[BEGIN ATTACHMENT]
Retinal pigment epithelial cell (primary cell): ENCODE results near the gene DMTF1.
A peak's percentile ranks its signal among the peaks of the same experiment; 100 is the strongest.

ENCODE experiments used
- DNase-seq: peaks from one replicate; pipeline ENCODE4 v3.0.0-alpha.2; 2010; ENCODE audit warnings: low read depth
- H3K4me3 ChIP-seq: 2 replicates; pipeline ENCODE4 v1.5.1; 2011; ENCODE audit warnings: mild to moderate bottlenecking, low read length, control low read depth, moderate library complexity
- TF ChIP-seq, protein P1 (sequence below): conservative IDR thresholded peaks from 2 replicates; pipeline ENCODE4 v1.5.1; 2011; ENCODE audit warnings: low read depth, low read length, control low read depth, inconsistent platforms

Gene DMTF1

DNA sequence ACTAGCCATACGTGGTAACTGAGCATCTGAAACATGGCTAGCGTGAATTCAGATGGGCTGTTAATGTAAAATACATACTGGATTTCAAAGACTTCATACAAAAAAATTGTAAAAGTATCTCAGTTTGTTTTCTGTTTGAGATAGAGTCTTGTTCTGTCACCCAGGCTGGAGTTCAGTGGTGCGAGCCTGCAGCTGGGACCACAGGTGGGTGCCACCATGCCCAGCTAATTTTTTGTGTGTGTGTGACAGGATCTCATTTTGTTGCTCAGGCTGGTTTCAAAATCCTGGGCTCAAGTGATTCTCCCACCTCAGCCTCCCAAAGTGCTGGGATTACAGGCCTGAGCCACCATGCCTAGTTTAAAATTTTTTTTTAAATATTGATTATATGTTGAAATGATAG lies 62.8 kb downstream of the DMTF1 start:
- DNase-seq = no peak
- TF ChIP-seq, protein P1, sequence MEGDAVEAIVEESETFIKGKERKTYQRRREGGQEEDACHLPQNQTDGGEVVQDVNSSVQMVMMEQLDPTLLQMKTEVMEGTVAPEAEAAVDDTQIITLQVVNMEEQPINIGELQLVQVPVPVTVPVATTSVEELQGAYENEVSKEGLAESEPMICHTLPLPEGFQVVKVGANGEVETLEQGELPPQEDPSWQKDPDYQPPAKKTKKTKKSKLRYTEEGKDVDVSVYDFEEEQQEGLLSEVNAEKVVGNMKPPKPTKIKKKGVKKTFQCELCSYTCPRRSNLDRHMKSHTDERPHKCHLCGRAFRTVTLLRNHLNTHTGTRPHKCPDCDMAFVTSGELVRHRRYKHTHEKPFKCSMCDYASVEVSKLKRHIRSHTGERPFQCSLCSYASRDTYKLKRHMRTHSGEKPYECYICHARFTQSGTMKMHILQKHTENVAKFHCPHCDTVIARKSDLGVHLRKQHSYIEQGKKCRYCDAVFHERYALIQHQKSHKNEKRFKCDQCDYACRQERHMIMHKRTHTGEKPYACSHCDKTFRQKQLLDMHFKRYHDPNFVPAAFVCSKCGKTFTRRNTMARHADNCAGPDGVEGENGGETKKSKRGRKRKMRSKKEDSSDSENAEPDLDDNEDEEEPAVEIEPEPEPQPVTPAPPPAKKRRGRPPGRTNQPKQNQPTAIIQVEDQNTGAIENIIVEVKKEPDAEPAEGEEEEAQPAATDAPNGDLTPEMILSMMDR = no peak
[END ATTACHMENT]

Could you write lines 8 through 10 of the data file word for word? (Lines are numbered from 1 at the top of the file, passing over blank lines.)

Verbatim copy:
DNA sequence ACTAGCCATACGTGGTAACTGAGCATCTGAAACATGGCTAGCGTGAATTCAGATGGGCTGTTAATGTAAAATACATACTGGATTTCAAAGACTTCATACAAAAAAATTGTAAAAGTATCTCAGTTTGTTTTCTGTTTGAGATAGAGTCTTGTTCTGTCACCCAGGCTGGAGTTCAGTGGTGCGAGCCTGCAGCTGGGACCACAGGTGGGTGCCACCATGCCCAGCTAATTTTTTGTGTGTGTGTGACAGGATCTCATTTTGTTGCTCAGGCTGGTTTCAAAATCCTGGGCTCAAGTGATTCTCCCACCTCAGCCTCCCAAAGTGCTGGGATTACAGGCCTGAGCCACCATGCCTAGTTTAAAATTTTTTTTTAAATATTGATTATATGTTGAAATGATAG lies 62.8 kb downstream of the DMTF1 start:
- DNase-seq = no peak
- TF ChIP-seq, protein P1, sequence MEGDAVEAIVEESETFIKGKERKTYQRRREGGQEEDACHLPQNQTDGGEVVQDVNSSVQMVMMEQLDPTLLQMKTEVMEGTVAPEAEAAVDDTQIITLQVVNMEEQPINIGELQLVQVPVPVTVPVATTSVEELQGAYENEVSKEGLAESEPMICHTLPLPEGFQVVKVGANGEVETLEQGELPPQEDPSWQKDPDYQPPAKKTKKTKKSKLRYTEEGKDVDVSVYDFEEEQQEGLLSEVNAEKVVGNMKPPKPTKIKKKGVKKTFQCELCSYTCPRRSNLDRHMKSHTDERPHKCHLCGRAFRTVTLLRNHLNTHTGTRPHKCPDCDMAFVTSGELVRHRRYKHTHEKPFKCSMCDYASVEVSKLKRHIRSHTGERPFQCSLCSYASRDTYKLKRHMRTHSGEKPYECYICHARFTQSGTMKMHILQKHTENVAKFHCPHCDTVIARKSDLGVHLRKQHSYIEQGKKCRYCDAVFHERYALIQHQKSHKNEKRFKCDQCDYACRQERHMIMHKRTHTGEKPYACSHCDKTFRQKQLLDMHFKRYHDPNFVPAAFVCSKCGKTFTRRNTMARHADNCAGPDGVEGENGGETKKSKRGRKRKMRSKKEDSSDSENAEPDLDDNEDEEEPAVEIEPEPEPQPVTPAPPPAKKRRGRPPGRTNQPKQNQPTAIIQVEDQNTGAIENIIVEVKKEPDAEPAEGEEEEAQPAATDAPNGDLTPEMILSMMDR = no peak